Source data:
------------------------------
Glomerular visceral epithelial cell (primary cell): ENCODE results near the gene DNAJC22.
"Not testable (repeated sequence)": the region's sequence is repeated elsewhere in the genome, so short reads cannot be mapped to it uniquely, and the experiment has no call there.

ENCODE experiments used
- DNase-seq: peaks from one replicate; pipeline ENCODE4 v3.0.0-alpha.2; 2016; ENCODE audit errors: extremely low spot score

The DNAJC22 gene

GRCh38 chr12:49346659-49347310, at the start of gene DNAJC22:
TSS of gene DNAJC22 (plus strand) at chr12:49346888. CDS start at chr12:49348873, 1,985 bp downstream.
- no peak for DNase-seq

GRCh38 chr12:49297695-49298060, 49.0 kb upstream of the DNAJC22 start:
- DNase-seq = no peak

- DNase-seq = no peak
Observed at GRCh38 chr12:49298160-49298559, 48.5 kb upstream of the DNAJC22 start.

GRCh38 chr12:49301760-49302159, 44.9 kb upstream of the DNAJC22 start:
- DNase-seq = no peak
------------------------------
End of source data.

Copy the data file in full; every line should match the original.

Glomerular visceral epithelial cell (primary cell): ENCODE results near the gene DNAJC22.
"Not testable (repeated sequence)": the region's sequence is repeated elsewhere in the genome, so short reads cannot be mapped to it uniquely, and the experiment has no call there.

ENCODE experiments used
- DNase-seq: peaks from one replicate; pipeline ENCODE4 v3.0.0-alpha.2; 2016; ENCODE audit errors: extremely low spot score

The DNAJC22 gene

GRCh38 chr12:49346659-49347310, at the start of gene DNAJC22:
TSS of gene DNAJC22 (plus strand) at chr12:49346888. CDS start at chr12:49348873, 1,985 bp downstream.
- no peak for DNase-seq

GRCh38 chr12:49297695-49298060, 49.0 kb upstream of the DNAJC22 start:
- DNase-seq = no peak

- DNase-seq = no peak
Observed at GRCh38 chr12:49298160-49298559, 48.5 kb upstream of the DNAJC22 start.

GRCh38 chr12:49301760-49302159, 44.9 kb upstream of the DNAJC22 start:
- DNase-seq = no peak